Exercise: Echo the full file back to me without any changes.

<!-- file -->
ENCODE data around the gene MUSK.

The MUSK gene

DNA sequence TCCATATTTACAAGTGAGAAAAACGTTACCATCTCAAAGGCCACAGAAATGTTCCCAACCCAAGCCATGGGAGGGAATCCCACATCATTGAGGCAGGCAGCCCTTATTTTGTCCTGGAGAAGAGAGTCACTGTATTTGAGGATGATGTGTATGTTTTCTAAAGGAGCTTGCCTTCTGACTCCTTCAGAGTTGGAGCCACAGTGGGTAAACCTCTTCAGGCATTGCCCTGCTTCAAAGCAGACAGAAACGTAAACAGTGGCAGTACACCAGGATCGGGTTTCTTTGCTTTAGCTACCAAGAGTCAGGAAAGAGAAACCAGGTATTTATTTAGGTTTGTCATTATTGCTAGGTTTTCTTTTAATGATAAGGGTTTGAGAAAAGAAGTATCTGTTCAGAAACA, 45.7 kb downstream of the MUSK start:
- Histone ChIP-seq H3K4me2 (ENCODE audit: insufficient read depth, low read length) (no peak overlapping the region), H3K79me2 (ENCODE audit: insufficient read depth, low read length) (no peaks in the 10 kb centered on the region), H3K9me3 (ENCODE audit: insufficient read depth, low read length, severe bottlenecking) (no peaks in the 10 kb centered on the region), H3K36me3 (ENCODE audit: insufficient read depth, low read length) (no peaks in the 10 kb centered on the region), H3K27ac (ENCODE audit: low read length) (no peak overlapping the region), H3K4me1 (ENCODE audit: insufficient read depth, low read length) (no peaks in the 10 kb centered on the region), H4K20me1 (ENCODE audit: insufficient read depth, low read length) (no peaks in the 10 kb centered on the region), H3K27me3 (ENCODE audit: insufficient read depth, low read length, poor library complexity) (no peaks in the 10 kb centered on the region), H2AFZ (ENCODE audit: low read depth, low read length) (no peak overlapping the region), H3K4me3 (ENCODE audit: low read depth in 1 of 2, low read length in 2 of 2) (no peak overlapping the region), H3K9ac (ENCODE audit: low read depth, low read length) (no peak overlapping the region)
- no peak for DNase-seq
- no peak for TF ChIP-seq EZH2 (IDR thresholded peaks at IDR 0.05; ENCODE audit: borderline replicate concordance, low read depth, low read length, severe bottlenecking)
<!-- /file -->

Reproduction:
ENCODE data around the gene MUSK.

The MUSK gene

DNA sequence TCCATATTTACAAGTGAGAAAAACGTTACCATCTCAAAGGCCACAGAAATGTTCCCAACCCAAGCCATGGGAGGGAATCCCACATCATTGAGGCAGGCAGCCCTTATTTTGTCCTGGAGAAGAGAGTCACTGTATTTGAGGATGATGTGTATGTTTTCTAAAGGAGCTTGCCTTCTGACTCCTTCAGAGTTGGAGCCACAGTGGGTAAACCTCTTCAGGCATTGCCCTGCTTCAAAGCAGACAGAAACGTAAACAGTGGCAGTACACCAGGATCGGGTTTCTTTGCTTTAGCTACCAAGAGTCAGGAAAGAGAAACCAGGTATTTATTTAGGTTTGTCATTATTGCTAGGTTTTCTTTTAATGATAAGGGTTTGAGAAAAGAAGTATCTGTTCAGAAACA, 45.7 kb downstream of the MUSK start:
- Histone ChIP-seq H3K4me2 (ENCODE audit: insufficient read depth, low read length) (no peak overlapping the region), H3K79me2 (ENCODE audit: insufficient read depth, low read length) (no peaks in the 10 kb centered on the region), H3K9me3 (ENCODE audit: insufficient read depth, low read length, severe bottlenecking) (no peaks in the 10 kb centered on the region), H3K36me3 (ENCODE audit: insufficient read depth, low read length) (no peaks in the 10 kb centered on the region), H3K27ac (ENCODE audit: low read length) (no peak overlapping the region), H3K4me1 (ENCODE audit: insufficient read depth, low read length) (no peaks in the 10 kb centered on the region), H4K20me1 (ENCODE audit: insufficient read depth, low read length) (no peaks in the 10 kb centered on the region), H3K27me3 (ENCODE audit: insufficient read depth, low read length, poor library complexity) (no peaks in the 10 kb centered on the region), H2AFZ (ENCODE audit: low read depth, low read length) (no peak overlapping the region), H3K4me3 (ENCODE audit: low read depth in 1 of 2, low read length in 2 of 2) (no peak overlapping the region), H3K9ac (ENCODE audit: low read depth, low read length) (no peak overlapping the region)
- no peak for DNase-seq
- no peak for TF ChIP-seq EZH2 (IDR thresholded peaks at IDR 0.05; ENCODE audit: borderline replicate concordance, low read depth, low read length, severe bottlenecking)